How 50 US troops in Syria could actually make a difference (+video)
The US will send 50 Special Operations Forces troops to Syria to coordinate with rebels. Critics call them a token force. But they have a specific mission.
Washington — The announcement that President Obama has authorized a busload-sized contingent of United States Special Operations Forces to deploy to Syria to “advise and assist” rebel forces has raised questions about what difference 50 people can really make in the Syrian war.
After all, they are essentially arrayed against the Syrian government, with its own army and Russian troops in direct support, not to mention Iran-backed Hezbollah militants. The Islamic State, meanwhile, has thousands of soldiers and a basic government infrastructure at its disposal.
A number of Republican lawmakers have essentially called the Special Forces deployment window dressing. It is “an incremental change that will not change the conditions on the ground,” said Sen. Lindsey Graham (R) of South Carolina in an appearance on MSNBC.
But experts say the troops could well be more than a token deployment. Specifically, their goal is to support a rebel alliance that has demonstrated concrete success in taking on Islamic State targets. And while about four dozen US troops “is a pretty marginal contribution of forces, what they may be able to do is cooperate more effectively with [rebel] forces on the ground,” says Emma Ashford, a visiting fellow in defense and foreign policy at the Cato Institute in Washington.
The US hopes to increase its influence and leverage with rebel forces that include Syrian Kurdish fighters aligned with Arab Free Syrian Army (FSA) forces. Together, the two groups have shown promise retaking some villages from the Islamic State along the Syrian-Turkish border, notes Nicholas Heras, a research associate in the Middle East Security Program at the Center for a New American Security.
The Kurdish and FSA forces have formed a joint operations center for war planning and have proved they can form an effective multiethnic front, now known in policy circles as the Kobane model, since the FSA assisted the Kurds in defending Kobane, Syria, from the Islamic State in 2014.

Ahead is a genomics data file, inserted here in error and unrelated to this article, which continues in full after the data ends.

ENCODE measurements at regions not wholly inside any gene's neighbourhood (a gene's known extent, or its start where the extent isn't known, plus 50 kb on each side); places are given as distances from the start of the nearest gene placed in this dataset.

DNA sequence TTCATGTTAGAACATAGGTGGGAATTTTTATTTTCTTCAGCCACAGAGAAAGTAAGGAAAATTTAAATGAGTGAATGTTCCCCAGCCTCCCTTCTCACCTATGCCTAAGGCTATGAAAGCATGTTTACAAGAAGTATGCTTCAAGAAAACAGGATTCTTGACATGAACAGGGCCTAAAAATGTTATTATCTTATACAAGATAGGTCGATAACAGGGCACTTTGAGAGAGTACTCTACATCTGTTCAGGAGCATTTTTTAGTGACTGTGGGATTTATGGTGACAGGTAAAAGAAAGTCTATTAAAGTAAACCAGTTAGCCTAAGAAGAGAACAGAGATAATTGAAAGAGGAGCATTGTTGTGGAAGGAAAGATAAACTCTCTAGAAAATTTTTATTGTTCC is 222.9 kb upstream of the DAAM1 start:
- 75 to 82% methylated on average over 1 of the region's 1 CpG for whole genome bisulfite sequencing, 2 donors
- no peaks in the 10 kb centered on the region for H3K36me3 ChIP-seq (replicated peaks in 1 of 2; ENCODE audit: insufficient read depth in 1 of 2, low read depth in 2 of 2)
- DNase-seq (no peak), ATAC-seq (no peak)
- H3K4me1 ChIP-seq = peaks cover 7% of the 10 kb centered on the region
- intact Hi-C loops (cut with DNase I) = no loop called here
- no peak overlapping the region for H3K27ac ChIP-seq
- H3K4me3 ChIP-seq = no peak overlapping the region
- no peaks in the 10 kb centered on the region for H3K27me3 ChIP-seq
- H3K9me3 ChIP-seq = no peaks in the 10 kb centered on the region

It was a point emphasized by White House. “These forces did not just drive ISIL out of Kobane; they drove them out of the broader region,” White House press secretary Josh Earnest noted last week, using one of the acronyms for the Islamic State. “We’ve also seen these opposition forces make progress in the direction of Raqqa,” the self-declared capital of the Islamic State in Syria.
The opposition forces are now about 27 miles outside of Raqqa, according to US officials.
US Special Operations Forces “can provide reassurance to allies that the US has a strong finger on the pulse” of Syrian Kurdish forces, Mr. Heras says. This is important to reassure Turkey, which views the Kurds with suspicion, given that Kurdish groups in Turkey have acted as separatists.
The Special Operations Forces have considerable experience from Afghanistan and Iraq. They could provide feedback about “how to approach the campaign” for the rebel forces, as well as “real-time, on-the-ground data back to the United States in terms of what the issues and problems are,” Heras adds.
The concern is the extent to which the US can protect the forces it is sending. “The White House is saying that it’s not going to be a combat mission, but what we’re seeing [in the region] is that any trips going in there can end up in combat, even if they’re supposed to be advising,” Dr. Ashford says.
“I’m sure that we’ll develop a slightly better picture of what’s going on in Syria,” she adds. “The question is at what risk to US troops just for that small benefit.”